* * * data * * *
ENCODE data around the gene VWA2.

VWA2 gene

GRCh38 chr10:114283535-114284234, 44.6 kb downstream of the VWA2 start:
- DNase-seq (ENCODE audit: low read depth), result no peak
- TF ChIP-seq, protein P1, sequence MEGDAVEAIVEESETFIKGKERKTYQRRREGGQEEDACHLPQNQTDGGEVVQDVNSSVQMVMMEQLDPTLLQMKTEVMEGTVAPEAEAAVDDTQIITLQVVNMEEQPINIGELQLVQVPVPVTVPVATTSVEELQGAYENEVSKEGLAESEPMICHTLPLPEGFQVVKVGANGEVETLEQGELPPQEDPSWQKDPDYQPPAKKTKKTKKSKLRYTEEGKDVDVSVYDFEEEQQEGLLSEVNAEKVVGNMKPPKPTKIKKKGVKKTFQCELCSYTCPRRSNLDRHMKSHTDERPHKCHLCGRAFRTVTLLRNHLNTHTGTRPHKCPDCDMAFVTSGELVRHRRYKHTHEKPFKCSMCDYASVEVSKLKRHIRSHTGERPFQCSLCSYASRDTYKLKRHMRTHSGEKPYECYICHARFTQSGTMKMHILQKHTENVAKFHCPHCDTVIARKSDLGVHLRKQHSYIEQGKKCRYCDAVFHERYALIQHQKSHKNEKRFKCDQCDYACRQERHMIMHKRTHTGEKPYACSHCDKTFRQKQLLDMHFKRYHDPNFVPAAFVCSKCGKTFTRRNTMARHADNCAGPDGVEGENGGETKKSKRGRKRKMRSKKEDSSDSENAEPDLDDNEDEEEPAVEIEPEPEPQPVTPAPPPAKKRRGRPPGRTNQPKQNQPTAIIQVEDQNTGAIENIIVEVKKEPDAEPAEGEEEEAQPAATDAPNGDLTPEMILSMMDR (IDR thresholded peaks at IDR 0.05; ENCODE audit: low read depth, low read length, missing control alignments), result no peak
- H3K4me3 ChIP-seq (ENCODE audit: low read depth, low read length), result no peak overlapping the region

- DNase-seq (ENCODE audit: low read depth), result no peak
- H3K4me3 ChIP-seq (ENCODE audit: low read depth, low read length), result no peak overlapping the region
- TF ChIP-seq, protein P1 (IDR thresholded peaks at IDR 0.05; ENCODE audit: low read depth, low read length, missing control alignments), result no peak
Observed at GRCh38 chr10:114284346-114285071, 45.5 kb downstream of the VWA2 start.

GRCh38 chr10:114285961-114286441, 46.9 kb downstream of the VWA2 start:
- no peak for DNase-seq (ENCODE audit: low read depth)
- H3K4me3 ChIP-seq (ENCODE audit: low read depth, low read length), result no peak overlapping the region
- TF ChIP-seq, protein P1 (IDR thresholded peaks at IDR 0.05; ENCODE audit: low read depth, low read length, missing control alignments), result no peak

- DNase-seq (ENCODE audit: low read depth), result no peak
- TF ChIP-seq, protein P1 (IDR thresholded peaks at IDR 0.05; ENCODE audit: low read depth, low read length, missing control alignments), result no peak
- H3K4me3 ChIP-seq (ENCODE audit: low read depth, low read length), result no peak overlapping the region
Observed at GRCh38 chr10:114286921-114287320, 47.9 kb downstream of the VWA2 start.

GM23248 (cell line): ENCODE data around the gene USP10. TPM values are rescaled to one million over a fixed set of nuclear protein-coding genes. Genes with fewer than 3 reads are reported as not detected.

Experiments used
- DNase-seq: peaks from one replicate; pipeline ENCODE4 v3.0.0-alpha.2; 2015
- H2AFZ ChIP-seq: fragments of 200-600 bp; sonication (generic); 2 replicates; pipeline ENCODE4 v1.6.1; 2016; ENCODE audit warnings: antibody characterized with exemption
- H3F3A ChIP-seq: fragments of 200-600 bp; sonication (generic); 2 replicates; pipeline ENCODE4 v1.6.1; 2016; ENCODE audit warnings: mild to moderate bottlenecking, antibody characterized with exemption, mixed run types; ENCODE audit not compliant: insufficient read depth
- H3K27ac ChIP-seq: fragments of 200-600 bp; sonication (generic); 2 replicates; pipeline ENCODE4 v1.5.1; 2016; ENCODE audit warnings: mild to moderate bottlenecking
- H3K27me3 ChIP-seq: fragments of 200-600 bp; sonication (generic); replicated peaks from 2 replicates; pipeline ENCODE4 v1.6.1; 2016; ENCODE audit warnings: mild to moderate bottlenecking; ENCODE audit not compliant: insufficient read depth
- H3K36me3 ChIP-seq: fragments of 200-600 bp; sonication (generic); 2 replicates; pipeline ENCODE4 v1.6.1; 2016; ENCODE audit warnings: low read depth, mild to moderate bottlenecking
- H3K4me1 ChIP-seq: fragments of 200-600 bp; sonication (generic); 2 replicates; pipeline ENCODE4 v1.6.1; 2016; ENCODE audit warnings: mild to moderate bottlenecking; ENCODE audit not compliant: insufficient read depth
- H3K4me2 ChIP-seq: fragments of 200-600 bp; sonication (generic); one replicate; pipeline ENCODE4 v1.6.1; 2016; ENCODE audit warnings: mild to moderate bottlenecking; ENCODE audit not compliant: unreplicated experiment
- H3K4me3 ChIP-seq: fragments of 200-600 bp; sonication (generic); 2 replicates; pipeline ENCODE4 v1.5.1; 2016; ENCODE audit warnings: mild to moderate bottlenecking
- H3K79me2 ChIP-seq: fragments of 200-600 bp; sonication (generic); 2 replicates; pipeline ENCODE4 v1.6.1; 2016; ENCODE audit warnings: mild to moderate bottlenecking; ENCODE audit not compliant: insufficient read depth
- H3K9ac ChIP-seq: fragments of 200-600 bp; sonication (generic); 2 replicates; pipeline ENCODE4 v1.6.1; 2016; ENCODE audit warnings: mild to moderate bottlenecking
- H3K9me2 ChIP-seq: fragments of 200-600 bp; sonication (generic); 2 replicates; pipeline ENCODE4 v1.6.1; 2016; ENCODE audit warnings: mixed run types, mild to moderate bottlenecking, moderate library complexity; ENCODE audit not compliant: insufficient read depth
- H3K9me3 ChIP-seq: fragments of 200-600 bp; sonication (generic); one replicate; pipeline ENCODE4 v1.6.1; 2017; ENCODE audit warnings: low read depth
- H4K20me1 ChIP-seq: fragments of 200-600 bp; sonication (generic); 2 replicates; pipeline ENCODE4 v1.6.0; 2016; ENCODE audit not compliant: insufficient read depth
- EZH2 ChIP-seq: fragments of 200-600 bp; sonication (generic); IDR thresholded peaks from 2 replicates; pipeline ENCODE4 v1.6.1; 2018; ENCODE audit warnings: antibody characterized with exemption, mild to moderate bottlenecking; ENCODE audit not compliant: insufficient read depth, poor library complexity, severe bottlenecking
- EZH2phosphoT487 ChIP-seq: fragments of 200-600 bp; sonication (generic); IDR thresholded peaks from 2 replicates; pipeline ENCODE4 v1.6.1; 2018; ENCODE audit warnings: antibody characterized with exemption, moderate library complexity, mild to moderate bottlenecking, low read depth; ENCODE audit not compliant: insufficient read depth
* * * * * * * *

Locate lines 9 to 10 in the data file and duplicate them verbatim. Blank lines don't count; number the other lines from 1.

- TF ChIP-seq, protein P1 (IDR thresholded peaks at IDR 0.05; ENCODE audit: low read depth, low read length, missing control alignments), result no peak
Observed at GRCh38 chr10:114284346-114285071, 45.5 kb downstream of the VWA2 start.